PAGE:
Use Get-CIMInstance to Create a PowerShell File Extension Report

Posted on December 19, 2014 by Jeff Hicks in PowerShell with 0 Comments

I love seeing what other people are doing with PowerShell. That is why I keep an eye on the #PowerShell hashtag on Twitter. I always find something interesting and useful. Often, I even learn something new. Usually when I find something new and intriguing, I decide to see what I can do with it. I am always interested to see how I can take an example and expand it. Not too long ago I came across a blog post via Twitter that used Get-CIMInstance to retrieve a list of fixed hard drives and then create a file extension report for all files on that drive. I thought it was nicely done and a clever way to combine different commands. It inspired me to see how far I could take these techniques.

Using the Get-CimInstance Cmdlet

Using Get-CimInstance is the modern way of accessing Windows Management Instrumentation (WMI) information. This is especially true¬†because it is easy to query remote computers. One drawback to the original code was that it used Get-ChildItem to enumerate all files on the specified drive. That works fine locally but not remotely. You could wrap the entire command in scriptblock and run it remotely with Invoke-Command. But I thought since we’re using WMI already, why not use WMI to query for all the files? We can accomplish this using the CIM_Datafile class.

Here is a sample that finds all files on my E: drive grouped by the Extension property.

The output is similar to the inspiring article where I include a custom property to measure all of the files for each extension and format the result in MB to four decimal places. Note that the property I’m measuring is Filesize and not length, because I have CIM_Datefile objects, not System.IO.FileInfo. Here’s a sample instance.

Given all of that, here’s my result.

Results of Get-CIMInstance in Windows PowerShell. (Image Credit: Jeff Hicks)

Results of Get-CIMInstance in Windows PowerShell. (Image Credit: Jeff Hicks)

I saved the output of the Get-CimInstance expression to a variable $e by using the common Out-Variable parameter. It has an alias of ov.

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This way I can re-use the results without having to re-run a potentially long command. Let’s say I want to find the top ten most used extensions.

Top 10 most used extensions. (Image Credit: Jeff Hicks)

Top 10 most used extensions. (Image Credit: Jeff Hicks)

Or I can group by something else. For example, I see a property called FileType. Let’s group and measure results based on that property.

Grouping and measuring results using the FileType property. (Image Credit: Jeff Hicks)

Grouping and measuring results using the FileType property. (Image Credit: Jeff Hicks)

Maybe that is more meaningful to you. If you try this, then you might notice that the query includes hidden and system files. I probably don’t need to count them so I can filter them out.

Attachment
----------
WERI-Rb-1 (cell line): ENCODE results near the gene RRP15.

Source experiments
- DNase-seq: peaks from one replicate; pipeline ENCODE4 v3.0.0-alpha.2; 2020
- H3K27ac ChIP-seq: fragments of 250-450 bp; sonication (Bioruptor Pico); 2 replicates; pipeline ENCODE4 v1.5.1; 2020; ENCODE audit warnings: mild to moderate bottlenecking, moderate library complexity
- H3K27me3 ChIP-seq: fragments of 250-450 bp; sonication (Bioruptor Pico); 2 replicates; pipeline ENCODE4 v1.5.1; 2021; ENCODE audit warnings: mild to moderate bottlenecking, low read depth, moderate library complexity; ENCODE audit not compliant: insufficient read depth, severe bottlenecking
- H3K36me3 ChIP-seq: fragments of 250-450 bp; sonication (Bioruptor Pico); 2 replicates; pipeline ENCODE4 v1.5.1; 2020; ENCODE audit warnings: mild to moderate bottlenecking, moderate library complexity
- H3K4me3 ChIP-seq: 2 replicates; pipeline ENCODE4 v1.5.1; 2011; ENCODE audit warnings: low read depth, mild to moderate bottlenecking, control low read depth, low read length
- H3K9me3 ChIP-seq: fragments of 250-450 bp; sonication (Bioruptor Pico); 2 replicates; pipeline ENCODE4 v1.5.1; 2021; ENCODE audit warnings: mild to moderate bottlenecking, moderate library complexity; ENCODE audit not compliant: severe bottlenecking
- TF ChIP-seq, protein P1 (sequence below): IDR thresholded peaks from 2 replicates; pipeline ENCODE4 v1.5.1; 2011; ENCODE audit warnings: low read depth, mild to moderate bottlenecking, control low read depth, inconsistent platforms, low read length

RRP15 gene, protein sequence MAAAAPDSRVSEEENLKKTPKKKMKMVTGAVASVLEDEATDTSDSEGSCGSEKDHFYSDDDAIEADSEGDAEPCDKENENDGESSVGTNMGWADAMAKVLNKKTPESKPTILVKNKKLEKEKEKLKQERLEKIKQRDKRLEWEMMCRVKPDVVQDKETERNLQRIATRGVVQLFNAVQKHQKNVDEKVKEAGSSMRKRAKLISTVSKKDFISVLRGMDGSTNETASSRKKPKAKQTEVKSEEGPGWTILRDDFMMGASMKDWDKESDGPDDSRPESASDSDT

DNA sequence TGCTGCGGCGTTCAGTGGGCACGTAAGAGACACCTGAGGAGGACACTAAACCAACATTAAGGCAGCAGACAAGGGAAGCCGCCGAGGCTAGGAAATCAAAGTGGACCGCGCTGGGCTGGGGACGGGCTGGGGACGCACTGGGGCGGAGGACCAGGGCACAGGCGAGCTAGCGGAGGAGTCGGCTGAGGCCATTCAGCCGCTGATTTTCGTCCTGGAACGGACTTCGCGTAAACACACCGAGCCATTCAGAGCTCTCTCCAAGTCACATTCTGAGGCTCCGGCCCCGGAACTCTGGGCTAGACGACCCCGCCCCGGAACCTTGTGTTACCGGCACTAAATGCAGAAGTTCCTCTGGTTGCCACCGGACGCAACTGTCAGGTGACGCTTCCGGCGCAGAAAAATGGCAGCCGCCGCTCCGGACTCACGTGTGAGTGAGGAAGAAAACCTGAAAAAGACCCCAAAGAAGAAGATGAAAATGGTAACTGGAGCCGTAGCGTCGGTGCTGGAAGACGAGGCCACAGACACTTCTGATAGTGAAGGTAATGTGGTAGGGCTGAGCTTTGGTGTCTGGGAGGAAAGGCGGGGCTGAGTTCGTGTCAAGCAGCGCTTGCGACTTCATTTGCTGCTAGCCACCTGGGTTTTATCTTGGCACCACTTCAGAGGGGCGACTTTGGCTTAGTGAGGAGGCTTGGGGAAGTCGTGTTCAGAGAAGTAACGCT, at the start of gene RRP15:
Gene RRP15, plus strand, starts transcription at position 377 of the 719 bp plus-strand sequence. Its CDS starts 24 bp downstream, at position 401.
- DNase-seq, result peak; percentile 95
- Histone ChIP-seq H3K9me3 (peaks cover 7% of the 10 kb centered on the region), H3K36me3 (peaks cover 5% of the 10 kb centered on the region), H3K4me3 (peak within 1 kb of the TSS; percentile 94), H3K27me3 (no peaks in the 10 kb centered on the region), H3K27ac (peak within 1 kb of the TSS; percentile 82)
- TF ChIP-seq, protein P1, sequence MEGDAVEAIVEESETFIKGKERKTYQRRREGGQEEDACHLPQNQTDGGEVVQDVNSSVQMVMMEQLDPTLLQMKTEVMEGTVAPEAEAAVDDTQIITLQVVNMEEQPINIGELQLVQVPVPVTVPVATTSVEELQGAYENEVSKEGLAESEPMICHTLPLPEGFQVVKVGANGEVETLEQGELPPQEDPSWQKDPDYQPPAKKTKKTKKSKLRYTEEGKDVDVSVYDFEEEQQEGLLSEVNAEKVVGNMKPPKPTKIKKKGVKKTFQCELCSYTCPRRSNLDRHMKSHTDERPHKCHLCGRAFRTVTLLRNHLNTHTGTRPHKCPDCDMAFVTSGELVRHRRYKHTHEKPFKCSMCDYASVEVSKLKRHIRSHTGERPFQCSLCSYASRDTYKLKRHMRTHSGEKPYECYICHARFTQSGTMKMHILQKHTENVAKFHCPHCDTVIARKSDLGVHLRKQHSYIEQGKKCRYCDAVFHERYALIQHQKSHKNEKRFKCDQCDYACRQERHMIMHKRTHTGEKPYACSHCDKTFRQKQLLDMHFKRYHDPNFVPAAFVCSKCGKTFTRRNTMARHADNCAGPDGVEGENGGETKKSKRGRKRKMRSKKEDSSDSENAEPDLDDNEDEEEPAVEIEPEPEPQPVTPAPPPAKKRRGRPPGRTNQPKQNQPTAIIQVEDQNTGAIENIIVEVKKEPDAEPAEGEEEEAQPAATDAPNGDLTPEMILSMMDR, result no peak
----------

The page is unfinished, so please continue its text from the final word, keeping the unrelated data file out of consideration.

Note that the values are strings and not the PowerShell boolean values. Now that I have some code that works for a single drive, let’s create a report for all fixed drives.

I’m running this locally for now and saving the results to a text file, but you could easily export to a CSV file or anything else you can think of. This could take some time to run in which case you could always wrap the command in a scriptblock and use Start-Job.

The benefit of using Get-CimInstance is that I can use this command to query a remote computer.

Although, all of the processing of grouping and selecting is happening on my computer after I retrieve the results. Depending on the situation it might make more sense to have the remote computer do the work. Especially if I am querying multiple machines.

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In this situation, since I know the remote computer supports PowerShell remoting, I can use a PSSession. I’ll define a scriptblock to only search the C: drive for files.

Next I can create some PSSessions, or I could just use computernames.

Finally, I’ll use Invoke-Command, and I’ll execute it as a background job because this could take a while to run.

When the job is complete I can receive the results.

I can format the results anyway I need:

I’m not implying that any of these examples are the best or only way to accomplish this task. But I think it is important that you experiment with different techniques and use Measure-Command to help identify which performs the best in our environment.

If you get stuck with any of my examples, please post a problem in the PowerShell forum on the site. I also hope you’ll keep an eye out on Twitter and other platforms for interesting PowerShell tidbits that you can take and re-purpose into something that makes your job easier.

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